Arthritis drug boosts fat-signaling and counters diabetes in obese mice
Scientists studying the activity of a drug used to treat rheumatoid arthritis have discovered it has some surprising functions, some of which may be useful when it comes to countering diabetes. The research, carried out on mouse models of type 2 diabetes, shows how the compound has dual potential to tackle inflammation linked to the condition, while also providing a metabolic boost that could help regulate appetite and promote healthy fat-signaling in obese subjects.
Led by researchers at the Baylor College of Medicine, the study stems from emerging knowledge around the role inflammation plays in insulin resistance, and how drugs that temper it might be deployed against diabetes. A feature of type 2 diabetes, insulin resistance refers to the inability of cells to respond to the hormone and absorb glucose from the blood, and studies have established links between it and inflammation in white fat tissue.
To better understand these associations, the authors of the study sifted through a database of existing drugs in search of one that might affect both inflammation and diabetes.
“We computationally screened a small-molecule dataset and identified auranofin, an FDA-approved drug that has been used to treat rheumatoid arthritis, a condition involving inflammation,” said first and co-corresponding author Dr. Aaron R. Cox. “Auranofin exerts anti-inflammatory properties, which many people suspected would be beneficial in obesity and diabetes; however, nothing was really known about how it might affect metabolism.”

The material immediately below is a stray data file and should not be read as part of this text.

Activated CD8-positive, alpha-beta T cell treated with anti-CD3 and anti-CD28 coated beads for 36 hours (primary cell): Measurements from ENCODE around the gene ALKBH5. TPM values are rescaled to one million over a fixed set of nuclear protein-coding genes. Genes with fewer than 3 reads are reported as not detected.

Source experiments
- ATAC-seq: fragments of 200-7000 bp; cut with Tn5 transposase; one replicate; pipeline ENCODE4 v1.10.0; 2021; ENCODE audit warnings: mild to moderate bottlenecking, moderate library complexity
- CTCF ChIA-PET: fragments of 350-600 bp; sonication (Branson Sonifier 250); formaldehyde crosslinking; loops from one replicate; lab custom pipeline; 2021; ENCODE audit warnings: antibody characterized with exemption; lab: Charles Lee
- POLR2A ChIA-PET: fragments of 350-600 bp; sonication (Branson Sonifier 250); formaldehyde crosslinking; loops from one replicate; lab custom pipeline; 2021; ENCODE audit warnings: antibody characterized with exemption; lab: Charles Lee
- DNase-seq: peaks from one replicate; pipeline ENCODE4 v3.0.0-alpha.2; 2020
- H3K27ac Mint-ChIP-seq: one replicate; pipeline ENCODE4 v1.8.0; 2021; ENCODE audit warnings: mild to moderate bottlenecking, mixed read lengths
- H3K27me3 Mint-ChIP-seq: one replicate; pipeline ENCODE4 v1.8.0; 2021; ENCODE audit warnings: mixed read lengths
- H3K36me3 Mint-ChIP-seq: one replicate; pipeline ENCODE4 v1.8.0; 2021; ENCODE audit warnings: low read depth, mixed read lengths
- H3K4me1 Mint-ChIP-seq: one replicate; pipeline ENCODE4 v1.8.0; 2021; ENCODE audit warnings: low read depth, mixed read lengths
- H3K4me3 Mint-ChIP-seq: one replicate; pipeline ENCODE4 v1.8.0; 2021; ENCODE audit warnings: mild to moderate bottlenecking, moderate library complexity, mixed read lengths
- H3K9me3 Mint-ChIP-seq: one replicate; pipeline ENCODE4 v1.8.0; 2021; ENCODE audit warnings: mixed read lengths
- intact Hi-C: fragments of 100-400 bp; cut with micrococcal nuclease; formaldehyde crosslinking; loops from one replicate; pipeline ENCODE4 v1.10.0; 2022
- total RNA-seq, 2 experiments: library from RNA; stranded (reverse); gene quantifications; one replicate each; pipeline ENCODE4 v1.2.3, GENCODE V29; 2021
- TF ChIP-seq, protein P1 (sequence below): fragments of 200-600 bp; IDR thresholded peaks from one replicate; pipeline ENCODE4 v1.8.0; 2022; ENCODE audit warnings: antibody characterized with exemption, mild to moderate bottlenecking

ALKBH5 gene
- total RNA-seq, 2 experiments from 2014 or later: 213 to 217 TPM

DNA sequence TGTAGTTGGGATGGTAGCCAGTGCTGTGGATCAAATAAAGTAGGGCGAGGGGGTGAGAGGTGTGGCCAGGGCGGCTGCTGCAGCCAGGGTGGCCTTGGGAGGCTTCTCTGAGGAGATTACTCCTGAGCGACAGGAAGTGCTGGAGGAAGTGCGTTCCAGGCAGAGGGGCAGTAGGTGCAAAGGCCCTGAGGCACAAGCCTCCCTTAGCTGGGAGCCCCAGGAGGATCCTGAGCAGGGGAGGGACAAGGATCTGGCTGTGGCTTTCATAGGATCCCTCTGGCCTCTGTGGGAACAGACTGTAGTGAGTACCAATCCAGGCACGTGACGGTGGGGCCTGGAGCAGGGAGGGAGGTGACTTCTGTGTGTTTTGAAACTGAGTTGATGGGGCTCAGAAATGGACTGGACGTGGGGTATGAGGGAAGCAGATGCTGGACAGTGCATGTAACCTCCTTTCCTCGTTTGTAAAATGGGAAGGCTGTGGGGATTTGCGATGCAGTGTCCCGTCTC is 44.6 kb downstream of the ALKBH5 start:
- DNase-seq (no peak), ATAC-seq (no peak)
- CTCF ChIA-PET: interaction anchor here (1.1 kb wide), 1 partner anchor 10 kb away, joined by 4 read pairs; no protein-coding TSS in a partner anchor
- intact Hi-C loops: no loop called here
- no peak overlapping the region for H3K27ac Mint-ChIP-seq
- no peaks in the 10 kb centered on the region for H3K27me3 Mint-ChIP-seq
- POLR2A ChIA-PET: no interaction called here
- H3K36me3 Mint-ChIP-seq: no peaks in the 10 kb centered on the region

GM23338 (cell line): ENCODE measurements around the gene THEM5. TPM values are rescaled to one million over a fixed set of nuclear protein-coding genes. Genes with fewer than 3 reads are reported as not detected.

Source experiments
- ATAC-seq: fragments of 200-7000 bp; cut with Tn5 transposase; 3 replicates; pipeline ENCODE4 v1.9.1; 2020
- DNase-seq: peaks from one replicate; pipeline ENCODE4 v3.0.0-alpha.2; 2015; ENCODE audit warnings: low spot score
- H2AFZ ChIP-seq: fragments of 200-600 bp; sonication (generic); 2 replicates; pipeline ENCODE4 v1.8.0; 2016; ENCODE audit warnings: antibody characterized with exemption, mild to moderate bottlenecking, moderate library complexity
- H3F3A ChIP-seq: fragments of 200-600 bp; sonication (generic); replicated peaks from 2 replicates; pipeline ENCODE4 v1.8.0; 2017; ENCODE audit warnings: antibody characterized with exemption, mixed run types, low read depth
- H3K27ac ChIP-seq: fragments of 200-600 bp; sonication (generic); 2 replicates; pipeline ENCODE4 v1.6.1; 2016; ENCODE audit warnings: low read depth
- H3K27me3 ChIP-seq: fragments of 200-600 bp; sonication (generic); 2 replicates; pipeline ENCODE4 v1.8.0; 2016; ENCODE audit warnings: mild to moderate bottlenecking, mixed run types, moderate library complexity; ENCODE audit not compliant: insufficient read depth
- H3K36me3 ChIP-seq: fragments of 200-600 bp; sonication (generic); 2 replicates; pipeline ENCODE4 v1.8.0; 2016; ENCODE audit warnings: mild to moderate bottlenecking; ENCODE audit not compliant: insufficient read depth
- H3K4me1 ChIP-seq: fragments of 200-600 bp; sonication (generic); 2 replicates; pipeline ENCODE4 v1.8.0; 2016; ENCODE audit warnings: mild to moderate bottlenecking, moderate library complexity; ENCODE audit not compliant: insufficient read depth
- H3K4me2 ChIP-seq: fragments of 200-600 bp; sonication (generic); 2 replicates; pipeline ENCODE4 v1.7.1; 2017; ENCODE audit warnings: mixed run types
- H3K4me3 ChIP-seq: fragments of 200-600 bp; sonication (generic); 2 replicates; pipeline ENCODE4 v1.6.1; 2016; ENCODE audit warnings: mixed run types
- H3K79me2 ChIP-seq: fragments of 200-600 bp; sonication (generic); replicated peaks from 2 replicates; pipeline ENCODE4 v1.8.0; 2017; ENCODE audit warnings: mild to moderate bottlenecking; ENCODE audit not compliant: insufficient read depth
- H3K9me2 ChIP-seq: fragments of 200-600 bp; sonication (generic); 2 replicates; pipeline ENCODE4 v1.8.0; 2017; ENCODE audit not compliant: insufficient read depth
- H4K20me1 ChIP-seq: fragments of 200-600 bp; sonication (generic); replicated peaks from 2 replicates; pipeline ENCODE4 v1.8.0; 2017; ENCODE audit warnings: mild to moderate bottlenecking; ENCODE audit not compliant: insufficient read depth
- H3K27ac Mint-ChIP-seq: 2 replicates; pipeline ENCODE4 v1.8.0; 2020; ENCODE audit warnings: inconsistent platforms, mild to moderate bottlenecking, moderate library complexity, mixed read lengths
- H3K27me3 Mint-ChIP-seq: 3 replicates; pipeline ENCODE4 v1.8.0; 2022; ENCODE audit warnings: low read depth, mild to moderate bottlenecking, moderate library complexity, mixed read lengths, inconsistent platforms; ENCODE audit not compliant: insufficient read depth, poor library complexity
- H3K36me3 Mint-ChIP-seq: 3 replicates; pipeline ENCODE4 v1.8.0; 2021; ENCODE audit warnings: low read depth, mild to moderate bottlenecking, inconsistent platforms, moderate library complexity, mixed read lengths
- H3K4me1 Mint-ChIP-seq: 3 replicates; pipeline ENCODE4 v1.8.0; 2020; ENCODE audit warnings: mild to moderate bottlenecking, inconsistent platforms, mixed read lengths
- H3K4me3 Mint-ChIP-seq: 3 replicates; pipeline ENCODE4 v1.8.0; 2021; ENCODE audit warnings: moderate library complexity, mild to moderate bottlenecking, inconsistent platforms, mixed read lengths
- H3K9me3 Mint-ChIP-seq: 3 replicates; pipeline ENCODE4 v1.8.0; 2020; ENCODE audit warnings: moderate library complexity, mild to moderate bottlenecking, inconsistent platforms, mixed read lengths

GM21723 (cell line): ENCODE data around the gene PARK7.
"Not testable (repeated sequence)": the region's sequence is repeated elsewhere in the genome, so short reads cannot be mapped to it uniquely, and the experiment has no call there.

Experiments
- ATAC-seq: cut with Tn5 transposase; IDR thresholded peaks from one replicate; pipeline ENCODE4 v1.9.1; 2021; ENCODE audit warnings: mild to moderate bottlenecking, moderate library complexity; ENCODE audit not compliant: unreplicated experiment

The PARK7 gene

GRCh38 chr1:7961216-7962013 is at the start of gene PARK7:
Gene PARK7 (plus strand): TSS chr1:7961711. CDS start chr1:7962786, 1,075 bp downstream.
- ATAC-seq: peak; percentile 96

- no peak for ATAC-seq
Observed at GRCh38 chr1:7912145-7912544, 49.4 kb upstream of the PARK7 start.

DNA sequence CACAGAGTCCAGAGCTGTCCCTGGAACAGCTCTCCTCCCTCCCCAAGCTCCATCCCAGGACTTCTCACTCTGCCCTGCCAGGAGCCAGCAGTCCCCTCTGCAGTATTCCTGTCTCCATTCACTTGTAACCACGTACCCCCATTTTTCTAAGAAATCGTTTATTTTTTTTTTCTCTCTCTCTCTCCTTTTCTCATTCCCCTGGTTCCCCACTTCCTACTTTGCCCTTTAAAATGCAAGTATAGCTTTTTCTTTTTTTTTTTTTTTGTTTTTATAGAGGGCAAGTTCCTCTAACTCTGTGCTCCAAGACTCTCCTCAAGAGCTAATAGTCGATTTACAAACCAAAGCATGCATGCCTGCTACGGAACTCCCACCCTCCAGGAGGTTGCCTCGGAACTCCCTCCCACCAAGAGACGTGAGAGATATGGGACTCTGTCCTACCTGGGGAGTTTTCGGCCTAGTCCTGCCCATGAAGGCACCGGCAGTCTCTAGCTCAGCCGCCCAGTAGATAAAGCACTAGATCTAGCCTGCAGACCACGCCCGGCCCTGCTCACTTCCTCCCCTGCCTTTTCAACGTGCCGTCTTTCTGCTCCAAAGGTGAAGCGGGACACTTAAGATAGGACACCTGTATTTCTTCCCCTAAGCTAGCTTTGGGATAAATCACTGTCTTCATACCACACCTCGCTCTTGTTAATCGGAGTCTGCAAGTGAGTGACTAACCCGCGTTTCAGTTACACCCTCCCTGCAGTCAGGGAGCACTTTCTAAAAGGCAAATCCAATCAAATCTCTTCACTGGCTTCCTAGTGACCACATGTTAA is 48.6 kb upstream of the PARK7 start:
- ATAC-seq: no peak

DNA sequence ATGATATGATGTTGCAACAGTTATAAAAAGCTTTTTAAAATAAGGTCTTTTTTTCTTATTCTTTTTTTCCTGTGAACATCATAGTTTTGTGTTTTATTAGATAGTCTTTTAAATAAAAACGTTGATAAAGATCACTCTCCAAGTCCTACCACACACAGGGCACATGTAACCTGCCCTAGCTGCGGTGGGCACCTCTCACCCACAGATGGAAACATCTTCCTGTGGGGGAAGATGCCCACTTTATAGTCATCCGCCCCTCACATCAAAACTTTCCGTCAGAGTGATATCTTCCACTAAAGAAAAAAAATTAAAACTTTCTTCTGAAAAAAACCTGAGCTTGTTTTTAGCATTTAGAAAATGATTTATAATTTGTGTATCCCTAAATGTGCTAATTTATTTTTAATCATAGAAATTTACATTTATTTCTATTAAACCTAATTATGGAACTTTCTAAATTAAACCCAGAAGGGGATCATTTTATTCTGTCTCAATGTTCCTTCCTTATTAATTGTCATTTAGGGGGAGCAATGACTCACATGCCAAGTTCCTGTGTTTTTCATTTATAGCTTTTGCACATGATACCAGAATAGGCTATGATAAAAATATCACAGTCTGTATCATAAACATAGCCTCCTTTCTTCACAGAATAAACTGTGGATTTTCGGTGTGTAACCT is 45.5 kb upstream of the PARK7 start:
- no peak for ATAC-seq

The scientists treated mouse models of diabetes with auranofin and closely examined the metabolic effects, with the animals made to consume a high-fat diet. One of the key findings centered on a hormone called leptin, which is produced by fat cells and signals to the brain that we are full. In obese subjects with more fat cells, leptin levels are heightened in a way that breaks down these communications with the brain, causing them to overeat through what’s known as leptin resistance.
Auranofin was found to reduce leptin levels in the obese mice. The drug also improved metabolic signaling in white fat tissue in a way that promotes a higher rate of lipid-burning, improved insulin sensitivity, and countered other obesity-related effects. Notably, however, it did so without altering the body composition of the mice.
“We discovered that auranofin has anti-inflammatory and anti-diabetic effects that are independent from each other,” said co-corresponding author Dr. Sean Hartig. “Auranofin improved insulin sensitivity, or the body’s ability to respond to insulin to keep blood sugar at healthy levels. The drug also normalized obesity-associated changes such as hyperinsulinemia – blood insulin levels that are higher than normal – in the mouse model. In addition, we found that auranofin accumulation in white adipose tissue reduced inflammatory responses without altering body composition in obese mice.”
The researchers note there is a lot more work to do before these promising results are translated into a clinical treatment, but are enthusiastic about their early findings.
The research was published in the journal Cell Metabolism.
Source: Baylor College of Medicine
Update: This story was updated on October 21 to clarify that the research focused on type 2 diabetes specifically.
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